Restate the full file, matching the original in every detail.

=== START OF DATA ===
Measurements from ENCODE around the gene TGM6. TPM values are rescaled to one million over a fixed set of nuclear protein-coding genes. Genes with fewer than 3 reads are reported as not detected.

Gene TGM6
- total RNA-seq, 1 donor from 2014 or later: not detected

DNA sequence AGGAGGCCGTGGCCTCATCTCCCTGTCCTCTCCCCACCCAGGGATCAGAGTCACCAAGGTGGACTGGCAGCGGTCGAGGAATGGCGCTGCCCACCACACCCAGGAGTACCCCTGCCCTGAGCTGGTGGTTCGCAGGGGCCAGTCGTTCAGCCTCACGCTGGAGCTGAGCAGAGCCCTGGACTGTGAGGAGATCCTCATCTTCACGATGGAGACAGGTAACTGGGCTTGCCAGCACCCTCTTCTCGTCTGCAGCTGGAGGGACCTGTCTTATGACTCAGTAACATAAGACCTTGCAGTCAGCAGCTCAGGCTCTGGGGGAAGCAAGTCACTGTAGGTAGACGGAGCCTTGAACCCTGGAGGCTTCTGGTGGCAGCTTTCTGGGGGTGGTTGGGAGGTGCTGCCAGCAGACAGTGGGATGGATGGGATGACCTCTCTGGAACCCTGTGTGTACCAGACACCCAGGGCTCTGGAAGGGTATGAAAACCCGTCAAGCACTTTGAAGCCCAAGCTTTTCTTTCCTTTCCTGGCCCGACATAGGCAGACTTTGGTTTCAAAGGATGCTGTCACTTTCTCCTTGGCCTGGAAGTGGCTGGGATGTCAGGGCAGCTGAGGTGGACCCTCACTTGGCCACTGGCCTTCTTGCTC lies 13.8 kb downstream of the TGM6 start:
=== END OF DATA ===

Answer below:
Measurements from ENCODE around the gene TGM6. TPM values are rescaled to one million over a fixed set of nuclear protein-coding genes. Genes with fewer than 3 reads are reported as not detected.

Gene TGM6
- total RNA-seq, 1 donor from 2014 or later: not detected

DNA sequence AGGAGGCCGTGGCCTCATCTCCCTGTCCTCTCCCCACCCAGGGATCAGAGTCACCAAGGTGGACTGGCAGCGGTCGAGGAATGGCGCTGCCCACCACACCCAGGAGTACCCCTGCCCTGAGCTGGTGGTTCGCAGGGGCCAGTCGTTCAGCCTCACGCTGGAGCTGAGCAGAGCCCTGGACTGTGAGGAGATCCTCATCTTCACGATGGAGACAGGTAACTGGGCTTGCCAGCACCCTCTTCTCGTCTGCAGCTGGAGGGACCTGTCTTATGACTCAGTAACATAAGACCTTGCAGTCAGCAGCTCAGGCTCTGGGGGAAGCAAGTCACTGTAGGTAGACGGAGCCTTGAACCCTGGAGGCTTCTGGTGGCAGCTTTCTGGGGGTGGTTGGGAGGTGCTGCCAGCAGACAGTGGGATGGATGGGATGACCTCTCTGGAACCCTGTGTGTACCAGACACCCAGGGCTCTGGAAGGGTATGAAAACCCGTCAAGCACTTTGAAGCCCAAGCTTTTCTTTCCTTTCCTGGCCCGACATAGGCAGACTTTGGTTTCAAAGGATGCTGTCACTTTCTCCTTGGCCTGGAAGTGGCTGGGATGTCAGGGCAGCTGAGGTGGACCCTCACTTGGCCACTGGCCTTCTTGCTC lies 13.8 kb downstream of the TGM6 start: